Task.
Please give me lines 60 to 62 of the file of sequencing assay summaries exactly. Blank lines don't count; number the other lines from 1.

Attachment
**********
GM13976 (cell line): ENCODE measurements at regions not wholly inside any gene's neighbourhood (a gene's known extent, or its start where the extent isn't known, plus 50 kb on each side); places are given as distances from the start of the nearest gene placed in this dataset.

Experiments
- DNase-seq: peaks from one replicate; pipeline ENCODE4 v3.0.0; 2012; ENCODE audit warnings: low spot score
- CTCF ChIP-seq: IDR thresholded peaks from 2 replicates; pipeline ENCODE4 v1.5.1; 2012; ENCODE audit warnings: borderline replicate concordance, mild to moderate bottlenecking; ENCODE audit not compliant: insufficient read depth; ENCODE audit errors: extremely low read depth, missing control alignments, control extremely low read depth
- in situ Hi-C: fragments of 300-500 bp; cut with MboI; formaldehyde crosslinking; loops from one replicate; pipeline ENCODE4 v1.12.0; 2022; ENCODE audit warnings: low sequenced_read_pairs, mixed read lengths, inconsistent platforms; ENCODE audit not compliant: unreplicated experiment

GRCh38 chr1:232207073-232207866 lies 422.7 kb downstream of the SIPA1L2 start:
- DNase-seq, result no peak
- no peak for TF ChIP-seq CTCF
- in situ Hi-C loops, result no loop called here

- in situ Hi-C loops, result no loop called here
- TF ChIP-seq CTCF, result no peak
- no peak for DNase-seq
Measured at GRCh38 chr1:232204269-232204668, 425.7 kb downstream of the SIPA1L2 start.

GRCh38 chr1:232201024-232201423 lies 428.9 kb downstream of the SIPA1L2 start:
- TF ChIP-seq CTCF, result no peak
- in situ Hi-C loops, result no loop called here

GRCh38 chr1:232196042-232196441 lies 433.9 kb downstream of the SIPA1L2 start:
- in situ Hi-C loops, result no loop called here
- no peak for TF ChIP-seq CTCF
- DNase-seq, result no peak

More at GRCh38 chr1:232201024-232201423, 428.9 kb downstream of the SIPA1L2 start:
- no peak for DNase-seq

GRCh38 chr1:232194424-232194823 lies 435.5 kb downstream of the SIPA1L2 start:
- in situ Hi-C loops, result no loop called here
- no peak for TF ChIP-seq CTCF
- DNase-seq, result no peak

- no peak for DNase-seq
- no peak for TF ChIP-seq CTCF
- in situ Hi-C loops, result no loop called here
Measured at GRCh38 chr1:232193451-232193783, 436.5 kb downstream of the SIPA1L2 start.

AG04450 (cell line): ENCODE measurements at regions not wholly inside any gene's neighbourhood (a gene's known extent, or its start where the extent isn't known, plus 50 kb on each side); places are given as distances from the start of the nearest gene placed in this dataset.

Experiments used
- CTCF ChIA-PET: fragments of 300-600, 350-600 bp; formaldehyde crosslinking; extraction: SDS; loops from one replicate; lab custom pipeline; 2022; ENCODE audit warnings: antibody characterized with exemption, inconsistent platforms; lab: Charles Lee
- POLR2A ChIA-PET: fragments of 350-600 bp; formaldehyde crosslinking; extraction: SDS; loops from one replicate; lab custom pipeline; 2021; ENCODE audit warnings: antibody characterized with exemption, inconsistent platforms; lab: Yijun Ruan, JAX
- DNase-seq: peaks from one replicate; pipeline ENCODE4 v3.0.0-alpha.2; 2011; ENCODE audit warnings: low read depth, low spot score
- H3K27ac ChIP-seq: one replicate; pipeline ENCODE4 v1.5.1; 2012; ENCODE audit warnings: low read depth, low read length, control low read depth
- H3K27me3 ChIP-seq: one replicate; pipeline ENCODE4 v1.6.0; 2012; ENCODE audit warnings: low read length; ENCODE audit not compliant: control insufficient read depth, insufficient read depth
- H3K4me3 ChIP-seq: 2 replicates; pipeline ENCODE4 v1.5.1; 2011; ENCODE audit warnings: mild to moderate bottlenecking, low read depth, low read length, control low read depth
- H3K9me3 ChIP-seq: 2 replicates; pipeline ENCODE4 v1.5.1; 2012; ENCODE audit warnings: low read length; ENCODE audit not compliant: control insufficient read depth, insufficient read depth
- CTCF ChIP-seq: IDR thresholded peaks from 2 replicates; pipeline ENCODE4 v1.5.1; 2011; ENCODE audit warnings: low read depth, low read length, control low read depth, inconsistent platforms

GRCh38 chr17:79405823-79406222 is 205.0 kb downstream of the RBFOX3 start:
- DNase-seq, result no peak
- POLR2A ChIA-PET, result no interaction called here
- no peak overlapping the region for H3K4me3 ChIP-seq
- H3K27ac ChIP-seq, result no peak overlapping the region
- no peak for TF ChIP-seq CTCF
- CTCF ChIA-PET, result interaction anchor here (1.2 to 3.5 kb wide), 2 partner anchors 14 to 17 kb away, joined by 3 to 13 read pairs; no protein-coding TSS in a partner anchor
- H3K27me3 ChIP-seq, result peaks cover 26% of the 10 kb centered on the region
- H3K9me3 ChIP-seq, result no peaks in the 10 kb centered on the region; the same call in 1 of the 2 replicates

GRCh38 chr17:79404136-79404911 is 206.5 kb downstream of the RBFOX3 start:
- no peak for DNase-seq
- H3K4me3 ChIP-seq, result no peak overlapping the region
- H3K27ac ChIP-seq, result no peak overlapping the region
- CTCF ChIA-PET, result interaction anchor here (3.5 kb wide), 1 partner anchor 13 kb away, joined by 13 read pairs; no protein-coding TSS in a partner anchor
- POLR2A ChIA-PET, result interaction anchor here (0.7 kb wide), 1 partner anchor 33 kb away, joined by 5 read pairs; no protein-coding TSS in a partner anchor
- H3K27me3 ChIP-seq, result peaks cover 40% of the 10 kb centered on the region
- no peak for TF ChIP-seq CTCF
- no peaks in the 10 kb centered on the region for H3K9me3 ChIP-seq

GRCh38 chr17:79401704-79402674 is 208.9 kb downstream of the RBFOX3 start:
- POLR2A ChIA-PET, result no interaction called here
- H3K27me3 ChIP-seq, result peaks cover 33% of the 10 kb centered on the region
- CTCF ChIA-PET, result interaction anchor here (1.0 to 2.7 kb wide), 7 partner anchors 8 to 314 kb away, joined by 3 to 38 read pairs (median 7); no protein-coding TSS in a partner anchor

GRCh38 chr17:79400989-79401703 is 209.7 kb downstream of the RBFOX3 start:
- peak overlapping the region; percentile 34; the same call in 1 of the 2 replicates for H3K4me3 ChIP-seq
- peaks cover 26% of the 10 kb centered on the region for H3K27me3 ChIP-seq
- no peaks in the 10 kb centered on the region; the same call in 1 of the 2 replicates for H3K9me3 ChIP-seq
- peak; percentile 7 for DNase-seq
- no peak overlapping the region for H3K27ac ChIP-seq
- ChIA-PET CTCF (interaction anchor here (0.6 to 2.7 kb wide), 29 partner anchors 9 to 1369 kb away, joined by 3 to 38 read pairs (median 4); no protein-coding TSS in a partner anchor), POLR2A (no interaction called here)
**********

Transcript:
- POLR2A ChIA-PET, result no interaction called here
- H3K27me3 ChIP-seq, result peaks cover 33% of the 10 kb centered on the region
- CTCF ChIA-PET, result interaction anchor here (1.0 to 2.7 kb wide), 7 partner anchors 8 to 314 kb away, joined by 3 to 38 read pairs (median 7); no protein-coding TSS in a partner anchor